Homelessness – Our Changing Attitudes

Posted: August 16, 2012 in Deep Thoughts, Distractions and Barriers, Worthwhile Activities
Tags: , , , , ,

My attitude about Homelessness has hardened over the past few years. My drive to and around work regularly takes me to the end of the San Diego 8 freeway at Sunset Cliffs Blvd and up/down Rosecrans Blvd in San Diego. This is an area with a large number of homeless people, where the center medians and corners are constantly patrolled by people begging for money. In the past few weeks I’ve been reflecting on how my attitudes have changed over the years, and how it seems that the demographic of the people on the corner has changed lately.

Years ago the image I had in my mind of a homeless person was an older woman or man with a shopping cart filled with a plastic bags of possessions. I assumed that homeless people were either mentally ill and not being treated or addicted to drugs or alcohol. I wondered how they went from being a child with all the options most children have in our country to homeless. I wrote a poem about homelessness in a 1995 creative writing class I took in Okinawa Japan.

Dreams Survival

What goals have you accomplished? Which dreams have you disparaged?
Why has your journey been restricted to a Grey Hound terminal existence?

Have you assessed the value of each treasure in your sacks?
Are all your dreams departed, finally bagged by time and fate?

Did your mother brush your hair, now matted and unkempt?
And tell tales of travels each night before you dreamt?

Where did you start this journey, that brought you to this place?
Here all adventures terminate, suffer only dreams, survival.

I have always attempted to see other people as real, because they are as real as I am. I avoid disparaging people who are different, and I value them as individuals. I hope they feel the same joy about life that I do. I know that the loss of a jobs, high debt, and declining home prices have put many families out of their homes. I’m sure some of the signs that say, “My children are hungry”, or “I need money for my family” are true. I feel horrible for people who may be in such a desperate situation. But I can’t assume that every sign is true, in fact I assume that most are not. I’ve looked at the statistics, 23% of the homeless are families, 58% of homeless report that they can not get enough to eat. But I do not believe the solution for that is to give a person on the corner money. Donate to food banks and homeless shelters. They will find a good use for all the money and food you give and it will not be put to a use that you didn’t intend!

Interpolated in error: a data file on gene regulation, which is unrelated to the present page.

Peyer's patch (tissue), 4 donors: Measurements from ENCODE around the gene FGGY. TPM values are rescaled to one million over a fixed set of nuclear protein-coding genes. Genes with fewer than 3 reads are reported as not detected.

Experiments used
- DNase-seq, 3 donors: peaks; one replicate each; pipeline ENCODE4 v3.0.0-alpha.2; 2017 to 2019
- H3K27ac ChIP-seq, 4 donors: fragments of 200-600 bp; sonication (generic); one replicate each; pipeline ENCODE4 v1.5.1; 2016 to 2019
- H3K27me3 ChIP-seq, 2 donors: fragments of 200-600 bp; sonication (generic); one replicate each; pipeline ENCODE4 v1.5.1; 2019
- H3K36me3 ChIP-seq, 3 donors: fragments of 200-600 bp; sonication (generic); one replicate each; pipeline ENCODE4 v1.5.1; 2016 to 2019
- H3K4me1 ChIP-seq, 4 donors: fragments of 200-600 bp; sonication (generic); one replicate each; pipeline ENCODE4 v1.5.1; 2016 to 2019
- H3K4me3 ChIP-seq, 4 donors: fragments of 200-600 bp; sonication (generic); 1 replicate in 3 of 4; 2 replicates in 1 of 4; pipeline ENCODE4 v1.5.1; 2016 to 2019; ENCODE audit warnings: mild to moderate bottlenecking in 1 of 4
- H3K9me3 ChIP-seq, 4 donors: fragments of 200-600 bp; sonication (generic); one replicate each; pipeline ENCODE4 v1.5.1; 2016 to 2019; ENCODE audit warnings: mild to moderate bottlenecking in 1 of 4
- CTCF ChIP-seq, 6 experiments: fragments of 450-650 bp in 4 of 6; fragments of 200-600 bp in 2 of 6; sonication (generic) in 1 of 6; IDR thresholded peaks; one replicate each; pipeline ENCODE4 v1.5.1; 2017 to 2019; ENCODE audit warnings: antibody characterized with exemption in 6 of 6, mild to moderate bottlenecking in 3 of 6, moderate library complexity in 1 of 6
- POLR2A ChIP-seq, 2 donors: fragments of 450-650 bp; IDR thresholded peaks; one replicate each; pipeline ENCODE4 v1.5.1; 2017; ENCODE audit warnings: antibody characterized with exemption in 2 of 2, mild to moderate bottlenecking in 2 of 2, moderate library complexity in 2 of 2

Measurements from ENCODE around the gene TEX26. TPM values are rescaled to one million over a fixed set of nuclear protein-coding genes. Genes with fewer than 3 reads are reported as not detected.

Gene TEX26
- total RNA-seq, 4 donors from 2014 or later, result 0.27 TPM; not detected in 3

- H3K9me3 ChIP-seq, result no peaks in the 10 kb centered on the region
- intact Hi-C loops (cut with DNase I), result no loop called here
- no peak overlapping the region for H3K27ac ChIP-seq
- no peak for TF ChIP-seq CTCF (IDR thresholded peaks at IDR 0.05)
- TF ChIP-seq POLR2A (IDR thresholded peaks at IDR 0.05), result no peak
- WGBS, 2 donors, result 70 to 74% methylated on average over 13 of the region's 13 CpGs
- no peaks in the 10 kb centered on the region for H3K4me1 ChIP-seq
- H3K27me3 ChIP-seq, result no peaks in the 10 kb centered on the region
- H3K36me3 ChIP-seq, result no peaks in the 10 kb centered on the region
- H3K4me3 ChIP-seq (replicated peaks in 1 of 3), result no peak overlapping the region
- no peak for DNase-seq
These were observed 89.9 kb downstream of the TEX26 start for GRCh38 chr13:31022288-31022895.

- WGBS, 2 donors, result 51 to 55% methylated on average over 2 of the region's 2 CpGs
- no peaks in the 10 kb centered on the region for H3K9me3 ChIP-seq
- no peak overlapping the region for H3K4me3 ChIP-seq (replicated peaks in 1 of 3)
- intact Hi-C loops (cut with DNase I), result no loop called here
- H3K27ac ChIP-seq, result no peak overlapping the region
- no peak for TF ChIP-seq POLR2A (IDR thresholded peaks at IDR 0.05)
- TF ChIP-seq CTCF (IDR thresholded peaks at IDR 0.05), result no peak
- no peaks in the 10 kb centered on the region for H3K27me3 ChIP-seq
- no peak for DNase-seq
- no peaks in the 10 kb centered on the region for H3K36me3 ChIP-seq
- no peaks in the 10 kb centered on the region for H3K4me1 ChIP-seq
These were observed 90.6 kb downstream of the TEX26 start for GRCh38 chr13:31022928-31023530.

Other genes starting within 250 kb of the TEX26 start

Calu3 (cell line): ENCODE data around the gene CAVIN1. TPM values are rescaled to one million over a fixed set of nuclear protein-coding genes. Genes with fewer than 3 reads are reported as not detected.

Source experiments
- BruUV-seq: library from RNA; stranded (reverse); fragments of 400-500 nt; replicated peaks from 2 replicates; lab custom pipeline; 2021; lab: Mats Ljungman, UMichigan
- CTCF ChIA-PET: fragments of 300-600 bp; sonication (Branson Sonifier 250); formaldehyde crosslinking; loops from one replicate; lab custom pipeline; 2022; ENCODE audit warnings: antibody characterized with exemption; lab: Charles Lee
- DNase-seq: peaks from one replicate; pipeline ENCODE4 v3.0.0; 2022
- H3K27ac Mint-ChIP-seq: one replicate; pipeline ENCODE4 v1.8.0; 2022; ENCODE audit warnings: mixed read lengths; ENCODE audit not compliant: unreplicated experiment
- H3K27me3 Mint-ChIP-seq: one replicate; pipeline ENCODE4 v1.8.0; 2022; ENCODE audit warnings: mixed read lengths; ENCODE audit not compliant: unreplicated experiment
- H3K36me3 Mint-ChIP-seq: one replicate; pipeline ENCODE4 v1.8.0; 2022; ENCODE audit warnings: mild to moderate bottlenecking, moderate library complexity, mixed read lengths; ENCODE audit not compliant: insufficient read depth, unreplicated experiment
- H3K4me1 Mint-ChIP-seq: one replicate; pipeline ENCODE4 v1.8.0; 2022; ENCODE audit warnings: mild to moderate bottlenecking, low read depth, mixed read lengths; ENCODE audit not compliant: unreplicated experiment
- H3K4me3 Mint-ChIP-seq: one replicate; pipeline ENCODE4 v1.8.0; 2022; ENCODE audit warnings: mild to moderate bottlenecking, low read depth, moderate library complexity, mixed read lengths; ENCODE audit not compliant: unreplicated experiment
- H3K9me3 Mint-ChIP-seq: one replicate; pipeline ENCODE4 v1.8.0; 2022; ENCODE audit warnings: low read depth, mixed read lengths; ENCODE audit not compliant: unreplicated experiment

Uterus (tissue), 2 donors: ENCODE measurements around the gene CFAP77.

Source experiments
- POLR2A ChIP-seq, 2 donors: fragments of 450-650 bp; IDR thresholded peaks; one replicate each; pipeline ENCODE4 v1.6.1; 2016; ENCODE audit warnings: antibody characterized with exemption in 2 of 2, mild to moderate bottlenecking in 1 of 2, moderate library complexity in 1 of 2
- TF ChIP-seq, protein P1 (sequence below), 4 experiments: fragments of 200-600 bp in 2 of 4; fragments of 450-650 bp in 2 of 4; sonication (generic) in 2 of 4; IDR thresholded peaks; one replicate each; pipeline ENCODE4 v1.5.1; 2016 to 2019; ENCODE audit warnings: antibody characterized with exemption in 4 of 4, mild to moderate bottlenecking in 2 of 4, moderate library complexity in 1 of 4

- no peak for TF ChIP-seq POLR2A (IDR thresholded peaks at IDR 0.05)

I have been struggling lately when I see young people who look able bodied standing on corners begging. I wonder why they don’t get a job. I wonder what they want the money for. I assume they are itinerant, won’t be in the area long enough to get a job, and that they will use the money for things I would not support like drugs or alcohol. Regardless of why they are begging, I assume that any money I give them will not help them, it will hurt them. This is one attitude that has strengthened for me over time.

Homelessness is a tough issue for me. I would love for it to end, for everyone to have their basic needs covered. I don’t think that is possible, but I do think chronic homelessness can be reduced by supporting strong mental health services, addiction counseling, and rehabilitation services. If no one ever gave a beggar on the corner a dime, they would not be there. But I also don’t see that changing either. People are giving them money, and will continue to do so. Some of that money may go to good use, but I believe a large portion of that money enables self-destructive behavior.

  1. coconutspeak says:

    Six years ago, my father who was homeless died. The had a stroke on the sidewalk. A policeman who knew him took him to the hospital. He notified my aunt. My father was treated like a man not a problem. He died with his loved ones around him, warm in bed. When I purshased his plot and clothes. I gave all I could. He’s not homeless anymore.

    • eric.rial says:

      This is the absolute heartbreaking part of homelessness. I’m glad your father was with his family at the end. I truly wish things had better for him before this. No one knows better than you that he was absolutely a real person, an individual with an unmeasurable worth. Thanks for sharing your father’s story/life.

  2. samesides says:

    I have often been conflicted about the same things. My bleeding heart side (and especially when my children are with me and want to give something to every beggar they see) pulls at my heartstrings. I do what I can if the spirit truly moves me, but giving money is almost always a no-no. Apathy is just as much of a disease as addiction is in this country and I am just as guilty of it. Thanks for putting your thoughts on your blog.


    • eric.rial says:

      Thanks for reading the post and your comment. It is tough to not give money sometimes. I think I need to start making regular donations to support system charities so I can know that I’m doing what I can.

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